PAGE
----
Consider the possibilities
Imagine if this kind of "welcome" sign catches on:
Welcome to Mount Airy. Just minutes from Chestnut Hill.
Welcome to Bridesburg. No, not Tacony. Can't you read?
Welcome to Grays Ferry. We're not gentrified snobs like those new people flocking to Southwest Center City. We'll tell you right away if we don't like you. In fact, we'll tell you right now.
Welcome to Fishtown. Can you believe people used to think we lived in Kensington?
Welcome to Fairmount. And keep driving if you're looking for some place called the "Art Museum Area."
Welcome to the Badlands. You can almost see Camden from here.
Welcome to Lawncrest. A lot like Burholme, only easier to pronounce.
Welcome to Somerton. Bensalem with more cops and higher taxes.
Welcome to Morrell Park. Nobody knows where it is or how to get here, and we like it that way.
Welcome to Overbrook Farms. No farms, no brook, no foolin'.
Welcome to Queen Village. Not nearly as gay as Society Hill gossips say.
Welcome to Girard Estates. Just joking about the "Estates." We're as South Philly as organized crime. Which doesn't exist.
Welcome to East Oak Lane. Cheaper than Cheltenham by a mile.
Welcome to Devil's Pocket. Seriously, there's a neighborhood called Devil's Pocket and someone has to live here.
Welcome to SoSo. Because the name didn't sound nearly so stupid back in the '90s.
Welcome to Taney. Formerly confused with Schuylkill.
Welcome to Powelton Village. Still too proud to answer yes to University City as an address.
Welcome to Rhawnhurst. Because the name Bratwurst was already taken.
Welcome to Tioga-Nicetown or Nicetown-Tioga. Whatever. Just don't say we live in Swampoodle.
Welcome to Port Richmond. Because the "Port" part still sounds kind of classy after all these years.
Welcome to Germantown. You'll never guess from which country our first settlers emigrated.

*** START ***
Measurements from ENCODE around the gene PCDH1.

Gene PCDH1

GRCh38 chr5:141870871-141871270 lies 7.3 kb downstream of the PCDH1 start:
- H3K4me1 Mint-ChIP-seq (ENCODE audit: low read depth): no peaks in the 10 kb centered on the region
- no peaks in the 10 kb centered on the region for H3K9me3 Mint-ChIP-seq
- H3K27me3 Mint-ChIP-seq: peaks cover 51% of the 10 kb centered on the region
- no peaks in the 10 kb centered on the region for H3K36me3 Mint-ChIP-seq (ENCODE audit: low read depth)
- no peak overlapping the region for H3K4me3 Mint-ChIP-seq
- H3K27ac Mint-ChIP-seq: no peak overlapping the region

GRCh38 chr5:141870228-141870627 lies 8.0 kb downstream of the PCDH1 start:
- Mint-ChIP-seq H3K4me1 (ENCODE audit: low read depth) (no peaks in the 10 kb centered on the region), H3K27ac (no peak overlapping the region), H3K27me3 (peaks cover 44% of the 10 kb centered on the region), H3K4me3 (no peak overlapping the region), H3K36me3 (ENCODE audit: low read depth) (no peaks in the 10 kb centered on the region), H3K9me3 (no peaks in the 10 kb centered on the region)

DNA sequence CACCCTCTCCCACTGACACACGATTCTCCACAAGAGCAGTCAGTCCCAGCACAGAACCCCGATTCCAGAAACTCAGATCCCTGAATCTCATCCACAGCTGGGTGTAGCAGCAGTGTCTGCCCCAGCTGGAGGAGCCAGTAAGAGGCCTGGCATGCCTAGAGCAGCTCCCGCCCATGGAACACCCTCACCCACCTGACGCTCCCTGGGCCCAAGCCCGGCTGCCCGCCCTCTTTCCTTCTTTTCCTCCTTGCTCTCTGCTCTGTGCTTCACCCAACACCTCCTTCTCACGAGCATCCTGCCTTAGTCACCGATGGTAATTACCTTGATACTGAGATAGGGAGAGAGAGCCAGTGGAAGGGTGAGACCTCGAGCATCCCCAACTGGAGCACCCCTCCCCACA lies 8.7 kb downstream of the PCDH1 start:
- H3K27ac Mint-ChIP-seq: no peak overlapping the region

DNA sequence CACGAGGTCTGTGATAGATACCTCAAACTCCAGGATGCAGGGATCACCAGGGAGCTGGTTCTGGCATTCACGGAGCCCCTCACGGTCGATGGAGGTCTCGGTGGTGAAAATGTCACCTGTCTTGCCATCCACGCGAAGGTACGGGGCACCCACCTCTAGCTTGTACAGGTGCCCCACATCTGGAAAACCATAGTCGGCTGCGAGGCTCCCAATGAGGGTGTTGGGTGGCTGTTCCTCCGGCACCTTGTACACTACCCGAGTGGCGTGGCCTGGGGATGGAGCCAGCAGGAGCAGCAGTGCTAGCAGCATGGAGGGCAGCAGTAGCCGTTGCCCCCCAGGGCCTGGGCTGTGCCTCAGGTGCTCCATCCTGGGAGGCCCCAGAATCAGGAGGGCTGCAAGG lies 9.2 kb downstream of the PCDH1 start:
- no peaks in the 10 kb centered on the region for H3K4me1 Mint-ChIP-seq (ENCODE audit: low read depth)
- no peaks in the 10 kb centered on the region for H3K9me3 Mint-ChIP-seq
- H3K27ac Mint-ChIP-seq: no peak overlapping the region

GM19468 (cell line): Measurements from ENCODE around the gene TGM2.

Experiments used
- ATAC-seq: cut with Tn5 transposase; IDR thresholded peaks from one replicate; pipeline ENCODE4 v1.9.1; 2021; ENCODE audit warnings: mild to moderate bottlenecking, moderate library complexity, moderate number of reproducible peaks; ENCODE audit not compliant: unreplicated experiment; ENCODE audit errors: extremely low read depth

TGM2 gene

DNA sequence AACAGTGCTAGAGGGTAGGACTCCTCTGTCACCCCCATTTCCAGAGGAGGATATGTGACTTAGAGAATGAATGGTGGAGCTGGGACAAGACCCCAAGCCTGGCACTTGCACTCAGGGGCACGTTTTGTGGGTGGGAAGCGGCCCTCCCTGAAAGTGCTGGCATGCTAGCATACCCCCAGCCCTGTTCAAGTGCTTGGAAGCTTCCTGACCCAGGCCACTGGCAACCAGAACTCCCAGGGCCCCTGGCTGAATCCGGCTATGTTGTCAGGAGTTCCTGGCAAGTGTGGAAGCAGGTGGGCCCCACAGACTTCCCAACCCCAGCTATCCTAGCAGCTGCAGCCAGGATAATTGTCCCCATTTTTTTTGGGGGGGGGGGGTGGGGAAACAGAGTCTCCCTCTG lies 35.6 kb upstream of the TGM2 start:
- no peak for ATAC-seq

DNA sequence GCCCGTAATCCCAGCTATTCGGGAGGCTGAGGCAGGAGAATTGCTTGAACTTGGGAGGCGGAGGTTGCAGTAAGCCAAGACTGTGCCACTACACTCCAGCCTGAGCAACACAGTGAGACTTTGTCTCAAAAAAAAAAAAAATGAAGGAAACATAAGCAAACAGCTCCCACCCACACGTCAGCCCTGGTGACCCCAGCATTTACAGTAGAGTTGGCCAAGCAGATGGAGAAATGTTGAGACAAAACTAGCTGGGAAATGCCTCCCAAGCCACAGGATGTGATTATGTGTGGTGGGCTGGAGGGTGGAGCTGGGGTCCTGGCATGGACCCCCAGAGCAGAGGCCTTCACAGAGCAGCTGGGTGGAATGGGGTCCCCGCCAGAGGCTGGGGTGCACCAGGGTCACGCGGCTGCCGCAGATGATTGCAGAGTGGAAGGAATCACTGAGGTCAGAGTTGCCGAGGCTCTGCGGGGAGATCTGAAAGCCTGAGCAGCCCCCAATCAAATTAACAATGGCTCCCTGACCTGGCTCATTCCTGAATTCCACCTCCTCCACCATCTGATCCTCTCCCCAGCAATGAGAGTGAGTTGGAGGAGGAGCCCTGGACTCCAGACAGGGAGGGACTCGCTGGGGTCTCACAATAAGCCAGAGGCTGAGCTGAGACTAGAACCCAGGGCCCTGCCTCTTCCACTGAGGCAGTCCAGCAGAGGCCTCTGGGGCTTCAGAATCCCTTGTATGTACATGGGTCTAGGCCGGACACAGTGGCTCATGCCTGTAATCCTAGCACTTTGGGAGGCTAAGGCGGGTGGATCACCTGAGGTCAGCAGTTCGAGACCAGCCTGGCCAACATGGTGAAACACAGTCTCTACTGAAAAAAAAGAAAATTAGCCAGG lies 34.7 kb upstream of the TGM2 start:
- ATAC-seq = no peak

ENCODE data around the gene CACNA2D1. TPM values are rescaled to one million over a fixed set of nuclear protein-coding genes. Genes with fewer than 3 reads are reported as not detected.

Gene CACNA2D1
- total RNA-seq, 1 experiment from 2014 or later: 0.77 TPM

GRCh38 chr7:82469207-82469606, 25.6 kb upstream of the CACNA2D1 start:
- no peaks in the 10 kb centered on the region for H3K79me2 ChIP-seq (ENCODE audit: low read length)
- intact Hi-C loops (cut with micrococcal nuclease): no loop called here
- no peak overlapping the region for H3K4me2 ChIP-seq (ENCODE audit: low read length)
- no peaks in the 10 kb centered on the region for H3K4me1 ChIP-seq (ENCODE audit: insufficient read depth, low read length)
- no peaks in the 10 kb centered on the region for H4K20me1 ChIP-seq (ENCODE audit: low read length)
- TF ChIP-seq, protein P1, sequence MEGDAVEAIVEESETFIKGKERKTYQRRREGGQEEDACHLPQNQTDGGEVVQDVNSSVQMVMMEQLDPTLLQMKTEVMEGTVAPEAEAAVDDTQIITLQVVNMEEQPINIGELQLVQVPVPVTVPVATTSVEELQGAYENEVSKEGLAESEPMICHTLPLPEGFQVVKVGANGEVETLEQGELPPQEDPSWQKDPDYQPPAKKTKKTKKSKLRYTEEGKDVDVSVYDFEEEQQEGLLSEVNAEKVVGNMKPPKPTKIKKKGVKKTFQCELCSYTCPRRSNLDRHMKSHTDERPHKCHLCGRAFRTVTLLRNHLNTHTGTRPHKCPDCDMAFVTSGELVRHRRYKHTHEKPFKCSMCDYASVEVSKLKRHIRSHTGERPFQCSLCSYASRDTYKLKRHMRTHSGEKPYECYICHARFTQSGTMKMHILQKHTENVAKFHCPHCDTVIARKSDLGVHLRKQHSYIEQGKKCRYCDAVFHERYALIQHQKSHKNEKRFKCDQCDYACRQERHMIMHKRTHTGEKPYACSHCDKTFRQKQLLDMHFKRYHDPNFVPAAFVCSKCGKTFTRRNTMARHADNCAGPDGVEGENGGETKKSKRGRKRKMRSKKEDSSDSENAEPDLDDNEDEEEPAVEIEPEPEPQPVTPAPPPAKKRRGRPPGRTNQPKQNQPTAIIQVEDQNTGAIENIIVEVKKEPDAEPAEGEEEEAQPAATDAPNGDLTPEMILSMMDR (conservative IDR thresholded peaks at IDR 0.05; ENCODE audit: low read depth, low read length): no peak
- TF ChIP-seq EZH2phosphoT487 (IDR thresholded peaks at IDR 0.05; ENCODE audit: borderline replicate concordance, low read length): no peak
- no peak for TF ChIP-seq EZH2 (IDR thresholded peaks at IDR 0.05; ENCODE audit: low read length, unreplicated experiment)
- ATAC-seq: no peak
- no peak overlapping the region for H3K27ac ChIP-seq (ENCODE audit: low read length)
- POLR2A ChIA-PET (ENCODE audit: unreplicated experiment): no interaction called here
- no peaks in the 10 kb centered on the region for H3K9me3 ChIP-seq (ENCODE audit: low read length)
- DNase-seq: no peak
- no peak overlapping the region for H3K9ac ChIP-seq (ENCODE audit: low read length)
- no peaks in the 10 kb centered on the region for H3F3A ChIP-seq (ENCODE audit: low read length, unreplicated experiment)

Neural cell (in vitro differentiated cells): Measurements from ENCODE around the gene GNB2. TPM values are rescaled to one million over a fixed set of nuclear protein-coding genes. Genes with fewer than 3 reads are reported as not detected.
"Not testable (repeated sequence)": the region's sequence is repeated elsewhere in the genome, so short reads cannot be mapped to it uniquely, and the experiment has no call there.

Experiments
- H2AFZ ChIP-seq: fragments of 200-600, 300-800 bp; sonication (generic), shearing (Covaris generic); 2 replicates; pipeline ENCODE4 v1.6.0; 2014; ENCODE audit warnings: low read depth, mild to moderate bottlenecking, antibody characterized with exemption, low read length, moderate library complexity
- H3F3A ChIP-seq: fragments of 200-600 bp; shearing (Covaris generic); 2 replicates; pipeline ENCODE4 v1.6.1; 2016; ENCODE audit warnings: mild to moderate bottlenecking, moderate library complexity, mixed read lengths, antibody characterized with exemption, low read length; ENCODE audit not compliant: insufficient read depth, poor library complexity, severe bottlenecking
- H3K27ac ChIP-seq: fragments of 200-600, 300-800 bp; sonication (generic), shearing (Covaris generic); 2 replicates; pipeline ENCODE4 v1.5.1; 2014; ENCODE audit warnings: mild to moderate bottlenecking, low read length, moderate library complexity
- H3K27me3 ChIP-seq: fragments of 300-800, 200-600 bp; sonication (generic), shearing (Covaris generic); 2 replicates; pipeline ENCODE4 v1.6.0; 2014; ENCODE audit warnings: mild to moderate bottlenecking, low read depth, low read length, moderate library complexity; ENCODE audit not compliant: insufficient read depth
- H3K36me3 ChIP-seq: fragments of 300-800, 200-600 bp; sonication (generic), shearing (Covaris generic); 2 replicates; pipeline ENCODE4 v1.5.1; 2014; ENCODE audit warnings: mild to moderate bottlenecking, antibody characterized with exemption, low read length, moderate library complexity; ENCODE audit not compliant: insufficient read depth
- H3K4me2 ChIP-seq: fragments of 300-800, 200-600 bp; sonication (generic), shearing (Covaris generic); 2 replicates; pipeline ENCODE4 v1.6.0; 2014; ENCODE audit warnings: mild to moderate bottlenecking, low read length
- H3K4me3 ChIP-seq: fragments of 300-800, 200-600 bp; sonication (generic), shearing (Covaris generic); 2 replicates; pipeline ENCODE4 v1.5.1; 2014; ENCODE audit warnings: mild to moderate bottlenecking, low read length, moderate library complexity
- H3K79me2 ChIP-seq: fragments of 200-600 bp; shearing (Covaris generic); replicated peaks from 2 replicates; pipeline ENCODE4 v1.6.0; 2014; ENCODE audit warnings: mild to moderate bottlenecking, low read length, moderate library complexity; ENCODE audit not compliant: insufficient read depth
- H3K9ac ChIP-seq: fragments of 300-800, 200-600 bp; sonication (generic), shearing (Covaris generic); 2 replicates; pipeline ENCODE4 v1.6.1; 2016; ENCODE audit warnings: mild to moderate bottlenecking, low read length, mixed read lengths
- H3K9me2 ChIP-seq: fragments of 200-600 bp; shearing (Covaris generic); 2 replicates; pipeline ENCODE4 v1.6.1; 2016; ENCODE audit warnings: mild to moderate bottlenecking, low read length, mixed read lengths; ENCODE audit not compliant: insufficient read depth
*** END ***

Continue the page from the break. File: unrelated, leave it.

Welcome to Holmesburg. Imagine Mayfair with a big prison.
About a mile west of the new "Welcome to Wissahickon" sign, in downtown Roxborough, there is a mural of a huge turtle called "the Ridge." The spine of the happy turtle is identified as Ridge Avenue, with the major north-south cross streets clearly marked. That mural tells the story of the universe in a nutshell. Or a turtle's shell.
In A Brief History of Time (Did you read all of it? Yeah, right. Me, too), the physicist Stephen Hawking writes that many ancient cultures believed the Earth, the sun, the moon, the stars — everything — were resting on the back of a giant turtle. And modern philosophers of the cosmos still get a chuckle at Hawking's answer to the perfectly sensible question, "What does the turtle stand on?"
His response? "It's turtles all the way down."
Looking at that charming mural at the top of the hill in Roxborough the other day, I better understood the concept of turtles all the way down. Even more, I saw how it took more than one village to make a neighborhood.
I can't imagine what Roxborough would be like as a place to visit and live in without the communities of Manayunk and Wissahickon, so similar and yet so different, holding up that turtle on the Ridge. What makes a great city? It's neighborhoods all the way down.
E-mail Clark DeLeon at firstname.lastname@example.org.